Panel: Nomad Demystified
Aug 07, 2020
Hear HashiCorp Nomad Ecosystem Engineer James Rasell answer questions about Nomad.
- Nick EthierSoftware engineer, Nomad, HashiCorp
- James RasellNomad Engineer, HashiCorp
Rob Barnes: Okay, so shifting gears a little bit, we're going to move to a live Q and A discussion panel. This is a Nomad discussion panel. So I would like to welcome two engineers from our Nomad team. We have Nick Ethier, and we have James Rasell joining us. Thank you very, very much for joining us. I just want to just, again, reiterate, if you have any questions, please do get involved in a conversation. You can ask the questions below me. And with that said, I'm going to pass it over to Domi, and let's just have a great discussion. Over to you, Domi.
Dominique Top: Thank you. Thank you for joining us. I would like to start us off with the following question. One thing that we get from the community a lot is, why would you use Nomad when there is Kubernetes? James, you can go first.
James Rasell: For me, I've always preferred to use Nomad, just because of its simplicity, the way it's presented to the operator. It's, for me, it's easier to start it. The operational overhead's a lot lower, and with some of the more recent releases, it's providing as much bang for the buck as Kubernetes in most areas, so that's from my point of view, why.
Dominique Top: Fair enough. What about you, Nick?
Nick Ethier: Thanks. Yeah, I think we get this question all the time, especially at the booth at HashiConf. What I always go back to is, thinking about what value do you want out of your infrastructure? You have a small group who are needing to deploy a orchestrator, manage architecture, I don't know. Nomad covers that use case very well. It's very simple to operate. Something that grows with your infrastructure and you can scale to many hundreds or thousands.
Dominique Top: Sure. Nick, I'm really sorry. Your audio is a bit garbled, so while we look at that on the backend, we're going to go ahead to James to ask the next question. I'm really sorry about this. Could you tell me a bit more about what you think Nomad's key strengths are?
James Rasell: Yeah, so a single binary, firstly. Right? So you don't have a huge plethora of components to learn straight away. And also it's Federation, so it's data sensor, it's region-aware and with what was announced in Zero 12, some cool Federation feature like multi-region deploy. So you can have Nomad, you can have your applications running across the globe, and an operator that can trigger these jobs, or you can have your CI system trigger the job, and it can deploy it to the whole Federator across there. And for me, that's its real strength. I've used Nomad on cloud providers. I've used Nomad on bare metal co-located, and it works the same. And for me, that's really nice, just having that flow everywhere.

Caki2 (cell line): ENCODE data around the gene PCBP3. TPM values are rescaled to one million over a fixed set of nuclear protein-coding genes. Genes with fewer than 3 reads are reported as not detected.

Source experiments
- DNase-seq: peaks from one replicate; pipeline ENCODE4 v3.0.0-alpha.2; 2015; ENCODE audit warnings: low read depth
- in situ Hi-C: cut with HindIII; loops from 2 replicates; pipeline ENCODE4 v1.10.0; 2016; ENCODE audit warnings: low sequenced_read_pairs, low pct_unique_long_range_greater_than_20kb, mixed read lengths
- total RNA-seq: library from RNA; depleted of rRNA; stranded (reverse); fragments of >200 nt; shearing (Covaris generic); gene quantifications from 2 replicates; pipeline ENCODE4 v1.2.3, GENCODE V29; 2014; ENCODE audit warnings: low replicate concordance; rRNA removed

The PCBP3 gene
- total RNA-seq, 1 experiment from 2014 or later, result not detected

Dominique Top: Yeah. Sounds good. Just checking with my little elves in my ear. Is our other panelist back yet? Okay, so I'm going to see if Rob has some questions to ask James.
Rob Barnes: Yes. Thank you very much, Domi. There are a few questions here, so we'll start off with, this one is quite specific. So it says, how to troubleshoot or trace service router problems and behaviors in Nomad's sidecar?
James Rasell: that is hugely specific, and something I wish Nick was here to help explain. We can try and get back on that one, either tweeting or posting somewhere. I, off the top of my head, that's an area that I haven't been looking into. I've been here four months so far, and that's pretty newly introduced, and I never actually ran any of that kind of system in production before. So, my advice might be a bit wasted on that, I'm afraid. That's probably not the answer they're looking for.
Rob Barnes: Amazing. And just to latch onto that, this is also a great question for something that, discussed on hashicorp.com.
Rob Barnes: So if it's not going to be one of my colleagues that will respond to that, it will definitely be a member of the community, and I'm sure that we'll be able to find some solutions to whatever the issues are that you're trying to resolve. So, yeah. Thank you very much for that question.
So I have another one, from Tom Weavers, which is why should I use Nomad, over something like ECS or EKS? Which, I think we touched on it before, but just if you can, elaborate on your thoughts on that a bit more, James.